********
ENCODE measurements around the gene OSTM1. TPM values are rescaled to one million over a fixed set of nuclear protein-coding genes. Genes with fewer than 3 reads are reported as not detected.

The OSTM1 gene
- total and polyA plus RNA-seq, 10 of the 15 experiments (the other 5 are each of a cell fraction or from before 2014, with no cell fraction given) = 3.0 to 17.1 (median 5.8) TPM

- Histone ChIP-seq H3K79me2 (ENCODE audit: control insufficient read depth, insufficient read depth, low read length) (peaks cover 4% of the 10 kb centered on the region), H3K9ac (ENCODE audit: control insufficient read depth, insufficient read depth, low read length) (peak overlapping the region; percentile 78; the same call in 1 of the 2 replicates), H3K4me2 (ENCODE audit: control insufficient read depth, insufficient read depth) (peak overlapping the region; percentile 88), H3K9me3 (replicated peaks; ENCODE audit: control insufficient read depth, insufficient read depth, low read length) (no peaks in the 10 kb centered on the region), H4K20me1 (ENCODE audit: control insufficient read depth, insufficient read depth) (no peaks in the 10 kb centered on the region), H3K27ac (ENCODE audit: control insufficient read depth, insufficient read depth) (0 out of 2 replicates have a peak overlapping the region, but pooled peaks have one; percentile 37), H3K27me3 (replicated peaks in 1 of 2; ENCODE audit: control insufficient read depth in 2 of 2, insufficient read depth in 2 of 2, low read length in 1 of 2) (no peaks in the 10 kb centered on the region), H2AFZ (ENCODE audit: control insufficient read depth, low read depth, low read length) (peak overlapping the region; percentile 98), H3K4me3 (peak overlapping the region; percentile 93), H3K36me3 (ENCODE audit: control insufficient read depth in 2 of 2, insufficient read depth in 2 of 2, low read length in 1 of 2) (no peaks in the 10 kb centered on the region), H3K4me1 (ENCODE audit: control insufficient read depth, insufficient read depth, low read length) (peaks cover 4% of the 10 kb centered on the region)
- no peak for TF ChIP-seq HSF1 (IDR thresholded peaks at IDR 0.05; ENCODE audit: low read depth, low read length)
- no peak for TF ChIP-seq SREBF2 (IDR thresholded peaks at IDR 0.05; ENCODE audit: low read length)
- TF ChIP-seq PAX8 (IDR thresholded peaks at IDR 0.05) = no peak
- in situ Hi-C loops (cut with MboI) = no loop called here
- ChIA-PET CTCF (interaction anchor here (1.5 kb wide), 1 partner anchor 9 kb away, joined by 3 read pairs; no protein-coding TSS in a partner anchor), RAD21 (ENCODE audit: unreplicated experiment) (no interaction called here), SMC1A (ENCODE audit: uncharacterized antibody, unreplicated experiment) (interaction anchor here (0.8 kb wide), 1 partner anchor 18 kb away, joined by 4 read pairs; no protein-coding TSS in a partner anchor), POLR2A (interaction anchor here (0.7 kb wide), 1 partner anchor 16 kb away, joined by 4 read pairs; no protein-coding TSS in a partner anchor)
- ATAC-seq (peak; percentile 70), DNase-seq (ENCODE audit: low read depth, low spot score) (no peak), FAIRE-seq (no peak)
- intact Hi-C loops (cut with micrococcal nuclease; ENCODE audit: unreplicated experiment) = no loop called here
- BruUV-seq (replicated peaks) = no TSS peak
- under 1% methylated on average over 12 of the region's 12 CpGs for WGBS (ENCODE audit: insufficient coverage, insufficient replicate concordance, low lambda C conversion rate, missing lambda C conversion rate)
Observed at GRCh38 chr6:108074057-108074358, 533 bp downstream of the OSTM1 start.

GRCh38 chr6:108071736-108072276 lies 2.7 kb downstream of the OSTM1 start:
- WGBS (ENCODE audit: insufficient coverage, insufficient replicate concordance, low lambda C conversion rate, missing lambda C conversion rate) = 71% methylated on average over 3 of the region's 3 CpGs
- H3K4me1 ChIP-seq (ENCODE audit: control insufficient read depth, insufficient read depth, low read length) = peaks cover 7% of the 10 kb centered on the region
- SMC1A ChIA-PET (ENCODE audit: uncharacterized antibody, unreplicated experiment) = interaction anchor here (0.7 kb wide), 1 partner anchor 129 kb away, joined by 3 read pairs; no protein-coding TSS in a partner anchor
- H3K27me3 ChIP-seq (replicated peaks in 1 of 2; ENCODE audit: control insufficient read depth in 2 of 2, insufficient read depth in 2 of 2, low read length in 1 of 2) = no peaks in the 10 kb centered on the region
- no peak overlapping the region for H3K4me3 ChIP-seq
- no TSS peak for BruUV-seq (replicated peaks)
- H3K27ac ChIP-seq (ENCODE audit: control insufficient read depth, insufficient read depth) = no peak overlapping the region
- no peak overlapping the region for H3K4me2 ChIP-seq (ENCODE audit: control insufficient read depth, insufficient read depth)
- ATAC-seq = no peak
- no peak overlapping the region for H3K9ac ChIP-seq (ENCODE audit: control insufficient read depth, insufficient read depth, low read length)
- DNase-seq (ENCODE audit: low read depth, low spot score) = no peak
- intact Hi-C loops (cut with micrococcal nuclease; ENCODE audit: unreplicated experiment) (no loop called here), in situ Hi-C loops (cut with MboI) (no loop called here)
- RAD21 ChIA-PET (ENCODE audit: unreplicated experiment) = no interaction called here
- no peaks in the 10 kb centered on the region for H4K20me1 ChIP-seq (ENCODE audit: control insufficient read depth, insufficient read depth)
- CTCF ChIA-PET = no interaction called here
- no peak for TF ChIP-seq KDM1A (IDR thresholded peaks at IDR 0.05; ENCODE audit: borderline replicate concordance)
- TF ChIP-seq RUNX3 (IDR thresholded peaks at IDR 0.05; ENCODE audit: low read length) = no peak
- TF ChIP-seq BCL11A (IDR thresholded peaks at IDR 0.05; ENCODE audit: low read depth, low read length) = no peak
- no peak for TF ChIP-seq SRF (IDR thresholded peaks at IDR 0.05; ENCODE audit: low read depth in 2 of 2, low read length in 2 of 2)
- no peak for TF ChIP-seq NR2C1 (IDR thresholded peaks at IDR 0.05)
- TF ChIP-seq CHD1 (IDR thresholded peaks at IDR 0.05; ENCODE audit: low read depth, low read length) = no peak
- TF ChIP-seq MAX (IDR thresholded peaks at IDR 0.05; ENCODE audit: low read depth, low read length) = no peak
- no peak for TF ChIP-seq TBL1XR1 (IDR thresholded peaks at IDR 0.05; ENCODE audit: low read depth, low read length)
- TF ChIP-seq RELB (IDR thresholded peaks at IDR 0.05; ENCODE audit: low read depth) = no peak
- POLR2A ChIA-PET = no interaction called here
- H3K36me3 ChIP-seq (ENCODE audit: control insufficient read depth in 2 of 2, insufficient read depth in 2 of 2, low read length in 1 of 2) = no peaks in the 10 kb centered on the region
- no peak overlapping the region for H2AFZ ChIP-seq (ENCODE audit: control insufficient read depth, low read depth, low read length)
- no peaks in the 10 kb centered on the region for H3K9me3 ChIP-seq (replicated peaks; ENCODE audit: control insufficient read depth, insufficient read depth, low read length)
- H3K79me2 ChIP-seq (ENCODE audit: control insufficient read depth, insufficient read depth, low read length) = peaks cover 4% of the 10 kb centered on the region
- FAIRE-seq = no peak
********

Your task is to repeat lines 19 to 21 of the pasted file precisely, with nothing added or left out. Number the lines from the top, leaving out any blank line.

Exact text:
- H3K27me3 ChIP-seq (replicated peaks in 1 of 2; ENCODE audit: control insufficient read depth in 2 of 2, insufficient read depth in 2 of 2, low read length in 1 of 2) = no peaks in the 10 kb centered on the region
- no peak overlapping the region for H3K4me3 ChIP-seq
- no TSS peak for BruUV-seq (replicated peaks)